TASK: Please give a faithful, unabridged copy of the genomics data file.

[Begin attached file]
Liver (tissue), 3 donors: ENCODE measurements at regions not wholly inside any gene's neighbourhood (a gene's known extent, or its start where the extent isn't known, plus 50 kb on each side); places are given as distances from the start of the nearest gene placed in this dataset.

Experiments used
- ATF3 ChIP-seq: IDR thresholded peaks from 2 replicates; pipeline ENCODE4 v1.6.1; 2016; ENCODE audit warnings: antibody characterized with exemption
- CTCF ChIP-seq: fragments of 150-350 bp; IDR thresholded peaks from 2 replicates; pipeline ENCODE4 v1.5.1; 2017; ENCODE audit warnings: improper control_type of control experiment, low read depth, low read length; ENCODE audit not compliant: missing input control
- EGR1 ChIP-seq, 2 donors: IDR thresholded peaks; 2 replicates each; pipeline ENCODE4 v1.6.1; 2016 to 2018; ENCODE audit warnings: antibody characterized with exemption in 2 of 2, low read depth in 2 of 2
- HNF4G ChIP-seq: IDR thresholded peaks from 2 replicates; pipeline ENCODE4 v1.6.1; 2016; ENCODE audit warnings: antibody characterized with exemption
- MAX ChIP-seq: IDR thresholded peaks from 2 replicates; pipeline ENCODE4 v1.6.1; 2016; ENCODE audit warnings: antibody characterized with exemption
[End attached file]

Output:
Liver (tissue), 3 donors: ENCODE measurements at regions not wholly inside any gene's neighbourhood (a gene's known extent, or its start where the extent isn't known, plus 50 kb on each side); places are given as distances from the start of the nearest gene placed in this dataset.

Experiments used
- ATF3 ChIP-seq: IDR thresholded peaks from 2 replicates; pipeline ENCODE4 v1.6.1; 2016; ENCODE audit warnings: antibody characterized with exemption
- CTCF ChIP-seq: fragments of 150-350 bp; IDR thresholded peaks from 2 replicates; pipeline ENCODE4 v1.5.1; 2017; ENCODE audit warnings: improper control_type of control experiment, low read depth, low read length; ENCODE audit not compliant: missing input control
- EGR1 ChIP-seq, 2 donors: IDR thresholded peaks; 2 replicates each; pipeline ENCODE4 v1.6.1; 2016 to 2018; ENCODE audit warnings: antibody characterized with exemption in 2 of 2, low read depth in 2 of 2
- HNF4G ChIP-seq: IDR thresholded peaks from 2 replicates; pipeline ENCODE4 v1.6.1; 2016; ENCODE audit warnings: antibody characterized with exemption
- MAX ChIP-seq: IDR thresholded peaks from 2 replicates; pipeline ENCODE4 v1.6.1; 2016; ENCODE audit warnings: antibody characterized with exemption